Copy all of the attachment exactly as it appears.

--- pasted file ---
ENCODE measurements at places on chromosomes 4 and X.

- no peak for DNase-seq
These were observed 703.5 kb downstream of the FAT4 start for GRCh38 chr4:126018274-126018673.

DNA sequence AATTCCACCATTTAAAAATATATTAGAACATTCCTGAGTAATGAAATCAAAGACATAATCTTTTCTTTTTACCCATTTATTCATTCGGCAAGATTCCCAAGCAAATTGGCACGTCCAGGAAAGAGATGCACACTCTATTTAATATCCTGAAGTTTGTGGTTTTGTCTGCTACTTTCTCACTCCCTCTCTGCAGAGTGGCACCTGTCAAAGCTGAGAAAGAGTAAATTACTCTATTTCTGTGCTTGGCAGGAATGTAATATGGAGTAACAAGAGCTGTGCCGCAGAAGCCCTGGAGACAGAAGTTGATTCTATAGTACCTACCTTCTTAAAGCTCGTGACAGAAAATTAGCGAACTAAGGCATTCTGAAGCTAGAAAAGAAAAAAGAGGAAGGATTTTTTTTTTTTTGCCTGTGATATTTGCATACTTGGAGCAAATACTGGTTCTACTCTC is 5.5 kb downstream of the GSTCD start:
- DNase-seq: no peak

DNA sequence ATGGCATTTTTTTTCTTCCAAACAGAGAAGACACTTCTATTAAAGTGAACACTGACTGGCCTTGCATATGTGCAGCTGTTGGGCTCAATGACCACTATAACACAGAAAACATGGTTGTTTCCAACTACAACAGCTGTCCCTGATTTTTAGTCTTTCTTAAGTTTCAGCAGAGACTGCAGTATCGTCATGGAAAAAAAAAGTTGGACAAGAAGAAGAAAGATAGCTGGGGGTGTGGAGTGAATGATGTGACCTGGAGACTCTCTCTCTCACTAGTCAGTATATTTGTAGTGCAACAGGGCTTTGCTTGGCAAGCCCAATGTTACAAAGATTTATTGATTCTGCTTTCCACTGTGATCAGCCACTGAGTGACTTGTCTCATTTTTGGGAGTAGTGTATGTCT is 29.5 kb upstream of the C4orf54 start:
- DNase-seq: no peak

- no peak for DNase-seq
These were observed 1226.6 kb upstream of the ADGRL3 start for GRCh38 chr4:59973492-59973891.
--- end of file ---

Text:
ENCODE measurements at places on chromosomes 4 and X.

- no peak for DNase-seq
These were observed 703.5 kb downstream of the FAT4 start for GRCh38 chr4:126018274-126018673.

DNA sequence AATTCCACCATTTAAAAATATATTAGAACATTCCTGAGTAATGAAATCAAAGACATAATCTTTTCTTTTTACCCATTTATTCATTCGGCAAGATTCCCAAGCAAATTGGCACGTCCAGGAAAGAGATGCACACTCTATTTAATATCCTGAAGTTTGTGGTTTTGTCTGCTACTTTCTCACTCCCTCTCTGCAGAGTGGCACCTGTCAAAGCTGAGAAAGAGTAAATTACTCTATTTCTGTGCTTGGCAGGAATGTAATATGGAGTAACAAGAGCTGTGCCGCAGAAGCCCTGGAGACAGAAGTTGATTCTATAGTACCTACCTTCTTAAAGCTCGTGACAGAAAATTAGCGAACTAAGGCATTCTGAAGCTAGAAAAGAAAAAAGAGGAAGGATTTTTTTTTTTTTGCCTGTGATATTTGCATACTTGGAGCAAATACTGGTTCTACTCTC is 5.5 kb downstream of the GSTCD start:
- DNase-seq: no peak

DNA sequence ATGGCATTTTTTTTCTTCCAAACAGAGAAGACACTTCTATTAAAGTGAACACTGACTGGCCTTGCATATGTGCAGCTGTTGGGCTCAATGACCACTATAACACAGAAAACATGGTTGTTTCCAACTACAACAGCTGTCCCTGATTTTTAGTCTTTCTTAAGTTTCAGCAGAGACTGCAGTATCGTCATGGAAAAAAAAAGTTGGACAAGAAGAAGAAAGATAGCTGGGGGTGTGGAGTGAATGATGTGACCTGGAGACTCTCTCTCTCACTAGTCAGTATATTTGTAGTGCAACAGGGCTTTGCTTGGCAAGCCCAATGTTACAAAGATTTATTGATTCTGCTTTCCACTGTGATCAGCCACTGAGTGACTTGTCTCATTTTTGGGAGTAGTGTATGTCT is 29.5 kb upstream of the C4orf54 start:
- DNase-seq: no peak

- no peak for DNase-seq
These were observed 1226.6 kb upstream of the ADGRL3 start for GRCh38 chr4:59973492-59973891.